# Clarity on the specific relationship between Indice value &amp; Vertex in ofMesh()

Hello,

I’m new to working with graphics in 3-D and openGL. I’m trying to get my head around the relationship between vertices and indices in oFMesh. I’ve been looking at Josh’s openGL tutorial (http://www.openframeworks.cc/tutorials/graphics/opengl.html) and the Programming Interactivity Book (http://shop.oreilly.com/product/0636920021735.do) Chapter 13: Graphics and openGL (along with a few other resources).

“A vertex is where a point in the mesh is located in 3-D space. An index is where that point is within the mesh” (Book)

"It’s (the index?) just a way of saying: I want this vertex to be used at this location. The mesh goes through the list of indices connected each set of three indices, each of which represents a vertex in the vertex array, to another vertex. It’s pretty rad and it saves you having to make and store more indices than necessary. A more typical usage is something like the following: (site)

``````
ofMesh mesh;
for (int y = 0; y < height; y++){
for (int x = 0; x<width; x++){
mesh.addVertex(ofPoint(x,y,0)); // make a new vertex
}
}
// now it's important to make sure that each vertex is correctly connected with the
// other vertices around it. This is done using indices, which you can set up like so:
for (int y = 0; y<height-1; y++){
for (int x=0; x<width-1; x++){

}
}

``````

I was thinking of the indices as a collection of all of the triangle points, per triangle, including the duplicate points (places where the triangles connect). I see the vertex as the specific location in space. But, I can’t get that to cognitively map correctly between the above code (addVertex & addMesh supplied values).

I was also looking at the isocahedron code example, and still puzzled.

``````
#pragma once
#include "ofMain.h"

const int X = 158;
const int Z = 256;

//This is the data for the vertices, which keeps the data as simple as possible:
static GLfloat vdata = {
{-X, 0.0, Z}, {X, 0.0, Z}, {-X, 0.0, -Z}, {X, 0.0, -Z},
{0.0, Z, X}, {0.0, Z, -X}, {0.0, -Z, X}, {0.0, -Z, -X},
{Z, X, 0.0}, {-Z, X, 0.0}, {Z, -X, 0.0}, {-Z, -X, 0.0} };

//data for the indices, representing the index of the vertices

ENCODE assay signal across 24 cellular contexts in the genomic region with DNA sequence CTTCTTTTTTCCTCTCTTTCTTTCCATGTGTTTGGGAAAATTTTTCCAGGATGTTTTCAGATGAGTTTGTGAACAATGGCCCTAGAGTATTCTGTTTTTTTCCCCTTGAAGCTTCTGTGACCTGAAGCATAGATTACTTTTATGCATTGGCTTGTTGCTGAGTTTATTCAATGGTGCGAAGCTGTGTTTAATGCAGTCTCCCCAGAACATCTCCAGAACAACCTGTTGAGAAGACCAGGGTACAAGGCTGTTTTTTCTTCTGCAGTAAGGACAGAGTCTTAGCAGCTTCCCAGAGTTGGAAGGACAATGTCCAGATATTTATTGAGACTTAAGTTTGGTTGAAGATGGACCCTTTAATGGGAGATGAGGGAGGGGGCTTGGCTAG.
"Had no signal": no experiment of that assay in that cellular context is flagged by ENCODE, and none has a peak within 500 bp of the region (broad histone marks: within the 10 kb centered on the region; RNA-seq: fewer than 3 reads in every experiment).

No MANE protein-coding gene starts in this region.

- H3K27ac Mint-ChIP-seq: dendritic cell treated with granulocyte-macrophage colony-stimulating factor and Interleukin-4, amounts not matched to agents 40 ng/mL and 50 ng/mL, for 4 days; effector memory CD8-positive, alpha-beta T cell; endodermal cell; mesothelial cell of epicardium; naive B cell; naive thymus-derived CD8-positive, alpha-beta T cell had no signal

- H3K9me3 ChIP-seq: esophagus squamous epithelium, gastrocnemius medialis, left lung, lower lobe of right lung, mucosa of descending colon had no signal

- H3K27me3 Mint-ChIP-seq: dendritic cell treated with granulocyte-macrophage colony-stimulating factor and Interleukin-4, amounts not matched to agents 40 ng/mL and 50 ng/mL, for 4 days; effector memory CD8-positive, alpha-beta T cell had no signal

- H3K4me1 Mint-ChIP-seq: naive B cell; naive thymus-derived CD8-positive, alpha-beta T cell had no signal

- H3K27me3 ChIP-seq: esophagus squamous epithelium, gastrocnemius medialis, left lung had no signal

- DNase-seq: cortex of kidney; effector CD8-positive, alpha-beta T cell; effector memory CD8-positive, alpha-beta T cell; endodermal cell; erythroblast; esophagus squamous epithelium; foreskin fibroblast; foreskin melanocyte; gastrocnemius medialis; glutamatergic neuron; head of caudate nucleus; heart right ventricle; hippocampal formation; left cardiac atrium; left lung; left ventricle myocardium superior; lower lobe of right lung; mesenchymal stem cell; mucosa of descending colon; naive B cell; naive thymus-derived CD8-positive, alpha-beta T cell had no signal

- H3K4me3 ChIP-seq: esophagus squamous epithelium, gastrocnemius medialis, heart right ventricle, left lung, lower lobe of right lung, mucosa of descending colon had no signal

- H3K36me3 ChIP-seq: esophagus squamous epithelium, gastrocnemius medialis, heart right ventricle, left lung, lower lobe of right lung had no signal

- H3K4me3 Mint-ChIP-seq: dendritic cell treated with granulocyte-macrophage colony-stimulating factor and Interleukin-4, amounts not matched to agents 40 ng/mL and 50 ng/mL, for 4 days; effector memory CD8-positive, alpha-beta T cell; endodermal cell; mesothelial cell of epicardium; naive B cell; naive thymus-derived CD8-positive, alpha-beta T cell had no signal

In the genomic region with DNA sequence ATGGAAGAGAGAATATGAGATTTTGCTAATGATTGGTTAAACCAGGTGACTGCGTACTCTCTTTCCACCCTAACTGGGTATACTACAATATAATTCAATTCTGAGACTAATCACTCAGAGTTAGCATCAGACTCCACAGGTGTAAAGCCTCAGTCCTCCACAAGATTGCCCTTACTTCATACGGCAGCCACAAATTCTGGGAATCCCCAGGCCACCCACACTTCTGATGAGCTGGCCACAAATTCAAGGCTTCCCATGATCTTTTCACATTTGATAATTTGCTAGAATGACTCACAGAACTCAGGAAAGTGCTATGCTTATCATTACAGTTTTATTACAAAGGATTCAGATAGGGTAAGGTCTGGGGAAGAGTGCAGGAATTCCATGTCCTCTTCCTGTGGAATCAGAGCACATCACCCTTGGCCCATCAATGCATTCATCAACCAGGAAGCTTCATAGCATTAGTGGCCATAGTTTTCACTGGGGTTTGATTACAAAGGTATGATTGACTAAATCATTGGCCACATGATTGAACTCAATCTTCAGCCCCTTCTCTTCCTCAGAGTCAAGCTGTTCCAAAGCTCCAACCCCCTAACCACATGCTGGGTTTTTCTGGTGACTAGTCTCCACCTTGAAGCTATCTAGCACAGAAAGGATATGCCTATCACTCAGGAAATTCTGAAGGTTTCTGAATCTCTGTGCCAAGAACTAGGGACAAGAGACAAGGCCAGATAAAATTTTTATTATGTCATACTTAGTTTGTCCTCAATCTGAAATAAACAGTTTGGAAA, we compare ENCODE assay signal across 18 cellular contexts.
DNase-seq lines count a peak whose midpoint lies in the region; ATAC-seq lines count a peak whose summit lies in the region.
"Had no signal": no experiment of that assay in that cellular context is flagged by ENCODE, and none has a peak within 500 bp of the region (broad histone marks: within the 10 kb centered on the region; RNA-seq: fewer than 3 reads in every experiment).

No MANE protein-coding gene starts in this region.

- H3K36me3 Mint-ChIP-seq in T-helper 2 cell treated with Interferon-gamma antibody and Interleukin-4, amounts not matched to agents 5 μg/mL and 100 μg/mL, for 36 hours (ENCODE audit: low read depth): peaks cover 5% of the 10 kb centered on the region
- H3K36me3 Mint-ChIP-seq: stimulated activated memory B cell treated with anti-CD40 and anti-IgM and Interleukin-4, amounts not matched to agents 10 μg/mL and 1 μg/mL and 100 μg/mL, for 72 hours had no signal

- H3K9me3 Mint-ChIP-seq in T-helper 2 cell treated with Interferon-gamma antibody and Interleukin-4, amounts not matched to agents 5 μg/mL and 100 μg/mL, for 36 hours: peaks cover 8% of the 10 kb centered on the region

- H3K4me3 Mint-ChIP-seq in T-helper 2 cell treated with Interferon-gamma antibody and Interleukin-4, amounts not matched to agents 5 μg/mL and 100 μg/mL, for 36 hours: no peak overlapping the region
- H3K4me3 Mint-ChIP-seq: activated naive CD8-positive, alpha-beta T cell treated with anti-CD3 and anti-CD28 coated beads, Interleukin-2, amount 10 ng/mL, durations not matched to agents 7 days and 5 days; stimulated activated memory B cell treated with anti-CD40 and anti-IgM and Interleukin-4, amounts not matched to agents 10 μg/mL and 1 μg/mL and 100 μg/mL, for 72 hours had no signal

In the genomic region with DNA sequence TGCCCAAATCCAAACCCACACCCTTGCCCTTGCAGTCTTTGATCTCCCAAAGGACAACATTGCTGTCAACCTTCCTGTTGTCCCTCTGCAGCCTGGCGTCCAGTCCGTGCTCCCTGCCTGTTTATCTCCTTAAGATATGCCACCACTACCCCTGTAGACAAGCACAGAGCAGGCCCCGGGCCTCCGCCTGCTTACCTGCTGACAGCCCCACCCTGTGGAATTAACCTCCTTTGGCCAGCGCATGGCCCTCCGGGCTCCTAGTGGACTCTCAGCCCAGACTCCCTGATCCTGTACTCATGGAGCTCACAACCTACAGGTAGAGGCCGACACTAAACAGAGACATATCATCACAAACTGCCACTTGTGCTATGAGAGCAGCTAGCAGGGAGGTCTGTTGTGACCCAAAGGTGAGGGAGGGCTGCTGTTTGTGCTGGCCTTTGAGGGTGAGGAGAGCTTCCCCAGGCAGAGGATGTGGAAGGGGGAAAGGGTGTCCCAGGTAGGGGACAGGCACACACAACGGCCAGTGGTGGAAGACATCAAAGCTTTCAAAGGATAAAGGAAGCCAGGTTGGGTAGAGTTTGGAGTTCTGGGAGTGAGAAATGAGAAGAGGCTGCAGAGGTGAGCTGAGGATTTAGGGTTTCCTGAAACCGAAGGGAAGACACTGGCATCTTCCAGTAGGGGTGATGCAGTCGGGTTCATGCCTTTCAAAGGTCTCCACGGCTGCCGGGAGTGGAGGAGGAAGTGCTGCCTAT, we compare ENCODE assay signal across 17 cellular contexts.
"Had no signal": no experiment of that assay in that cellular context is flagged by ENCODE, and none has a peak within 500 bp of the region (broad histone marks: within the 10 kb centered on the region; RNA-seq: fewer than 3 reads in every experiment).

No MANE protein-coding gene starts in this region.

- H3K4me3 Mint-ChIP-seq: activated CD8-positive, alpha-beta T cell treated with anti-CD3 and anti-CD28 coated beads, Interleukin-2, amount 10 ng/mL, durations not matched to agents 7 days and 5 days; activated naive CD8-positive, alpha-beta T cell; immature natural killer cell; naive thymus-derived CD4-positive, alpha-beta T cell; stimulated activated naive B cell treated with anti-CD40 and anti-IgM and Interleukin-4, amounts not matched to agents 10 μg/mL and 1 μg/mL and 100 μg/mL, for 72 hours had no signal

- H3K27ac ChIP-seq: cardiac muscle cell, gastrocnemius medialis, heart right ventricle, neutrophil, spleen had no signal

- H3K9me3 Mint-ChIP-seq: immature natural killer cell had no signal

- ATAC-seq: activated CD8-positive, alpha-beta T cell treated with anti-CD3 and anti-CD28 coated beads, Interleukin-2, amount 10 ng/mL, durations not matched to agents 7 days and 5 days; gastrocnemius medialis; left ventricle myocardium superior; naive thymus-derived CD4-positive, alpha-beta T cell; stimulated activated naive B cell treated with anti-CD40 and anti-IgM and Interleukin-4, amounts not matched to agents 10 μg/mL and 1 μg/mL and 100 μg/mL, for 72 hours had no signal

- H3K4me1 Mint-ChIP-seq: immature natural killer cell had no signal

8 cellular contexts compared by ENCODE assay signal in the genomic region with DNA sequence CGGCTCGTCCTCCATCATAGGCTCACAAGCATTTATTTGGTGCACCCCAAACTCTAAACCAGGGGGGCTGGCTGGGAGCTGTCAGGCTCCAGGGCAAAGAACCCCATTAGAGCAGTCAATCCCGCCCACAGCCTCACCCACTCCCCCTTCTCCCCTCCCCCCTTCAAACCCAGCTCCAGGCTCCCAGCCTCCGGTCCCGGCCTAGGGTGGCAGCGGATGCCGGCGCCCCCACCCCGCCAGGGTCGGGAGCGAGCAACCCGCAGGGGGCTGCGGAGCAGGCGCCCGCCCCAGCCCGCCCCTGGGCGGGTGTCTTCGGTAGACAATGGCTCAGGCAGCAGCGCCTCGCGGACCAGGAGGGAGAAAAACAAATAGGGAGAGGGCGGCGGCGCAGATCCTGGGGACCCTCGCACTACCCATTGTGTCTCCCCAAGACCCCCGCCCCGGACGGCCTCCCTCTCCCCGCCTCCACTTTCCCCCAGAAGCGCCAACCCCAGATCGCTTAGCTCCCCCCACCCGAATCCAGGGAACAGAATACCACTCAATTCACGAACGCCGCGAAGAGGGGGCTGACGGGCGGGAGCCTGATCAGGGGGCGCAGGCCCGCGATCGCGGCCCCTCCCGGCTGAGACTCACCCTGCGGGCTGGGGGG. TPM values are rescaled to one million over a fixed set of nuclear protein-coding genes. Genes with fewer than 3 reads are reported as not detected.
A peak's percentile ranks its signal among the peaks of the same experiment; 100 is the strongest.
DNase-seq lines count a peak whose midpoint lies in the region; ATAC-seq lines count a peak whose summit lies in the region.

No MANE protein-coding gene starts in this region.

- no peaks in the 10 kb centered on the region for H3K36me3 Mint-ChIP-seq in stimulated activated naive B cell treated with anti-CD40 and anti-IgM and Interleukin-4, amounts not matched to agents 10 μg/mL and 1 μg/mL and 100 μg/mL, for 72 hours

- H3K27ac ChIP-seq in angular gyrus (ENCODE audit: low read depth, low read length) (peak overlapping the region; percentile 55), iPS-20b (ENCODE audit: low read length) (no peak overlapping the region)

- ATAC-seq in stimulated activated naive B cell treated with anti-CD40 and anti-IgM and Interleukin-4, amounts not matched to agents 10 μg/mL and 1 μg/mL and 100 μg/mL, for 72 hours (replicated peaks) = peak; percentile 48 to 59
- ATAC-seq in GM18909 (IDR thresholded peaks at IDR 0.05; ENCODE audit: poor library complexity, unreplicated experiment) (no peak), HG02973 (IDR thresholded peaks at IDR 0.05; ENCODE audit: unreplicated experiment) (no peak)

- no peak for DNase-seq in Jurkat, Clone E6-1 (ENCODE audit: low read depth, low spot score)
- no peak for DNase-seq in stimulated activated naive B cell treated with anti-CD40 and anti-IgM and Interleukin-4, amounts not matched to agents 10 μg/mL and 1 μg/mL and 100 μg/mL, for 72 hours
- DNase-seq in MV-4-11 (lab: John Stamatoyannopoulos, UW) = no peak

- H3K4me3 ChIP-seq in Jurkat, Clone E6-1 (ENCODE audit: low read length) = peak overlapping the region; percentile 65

//that are to be connected into the triangle.
//Youll notice that for 12 vertices you need 20 indices of 3 vertices each:
static GLint indices = {
{0,4,1}, {0,9,4}, {9,5,4}, {4,5,8}, {4,8,1}, {8,10,1}, {8,3,10}, {5,3,8}, {5,2,3}, {2,7,3}, {7,10,3}, {7,6,10}, {7,11,6}, {11,0,6}, {0,1,6}, {6,1,10}, {9,0,11}, {9,11,2}, {9,2,5}, {7,2,11}
};

class icosahedron : public ofBaseApp{

public:
float ang;
ofMesh mesh;
void setup();
void update();
void draw();
};

``````

Hmm…Can anyone shed some light on this? It’s still a bit foggy to me. Cheers!

the index is the position of the vertex in the collection of vertices that there is in the mesh. since the mesh it’s drawn as triangles the indices define in which order those vertices form triangles. so if you have for example:

vertices = {0,0} {20,0} {20,20} {0,20}
indices = 0 1 2 2 3 0

that will result in a square formed by 2 triangles starting from the top left corner and going through them clockwise

That definitely helps! Thanks!

So, if the square defined above was turned into a cube, would this mapping be correct? (working clockwise)

front vertices = {0, 0, 0}, { 20, 0, 0}, {20, 20, 0}, {0, 20, 0}
right vertices = {20, 0, 0}, {20, 0, 1}, {20, 20, 1}, {20, 20, 0}
back vertices = {0, 0, 1}, {20, 0, 1}, {20, 20, 1}, {0, 20, 1}
left vertices = {0, 0, 1}, {0, 0, 0}, {0, 20, 0}, {20, 20, 1}

vertices = {0, 0, 0} {20, 0, 0}, {20, 20, 0}, {0, 20, 0}, {20, 0, 1}, {20, 20, 1}, {0, 0, 1}, {0, 20, 1},
indices = 0 1 2 2 3 0 1 4 5 5 2 1 6 4 5 5 7 6 6 0 3 3 5 6

That’s under the assumption that vertices would be assigned clockwise per face/plane. I understand that vertices need to be passed in a particular order, based on the GL shape/mode called in oF/openGL. I just want to make sure that I’m thinking about the concept correctly.

yes that’s it, i haven’t gone through the exact indices but the idea is correct. there’s several indices in the cube that are repeated so instead of writing them 3 times you put all the vertices of the cube and then use the indices to define the triangles that form the cube.

Perfect! Got it!

Thanks, mate! Helps a bunch!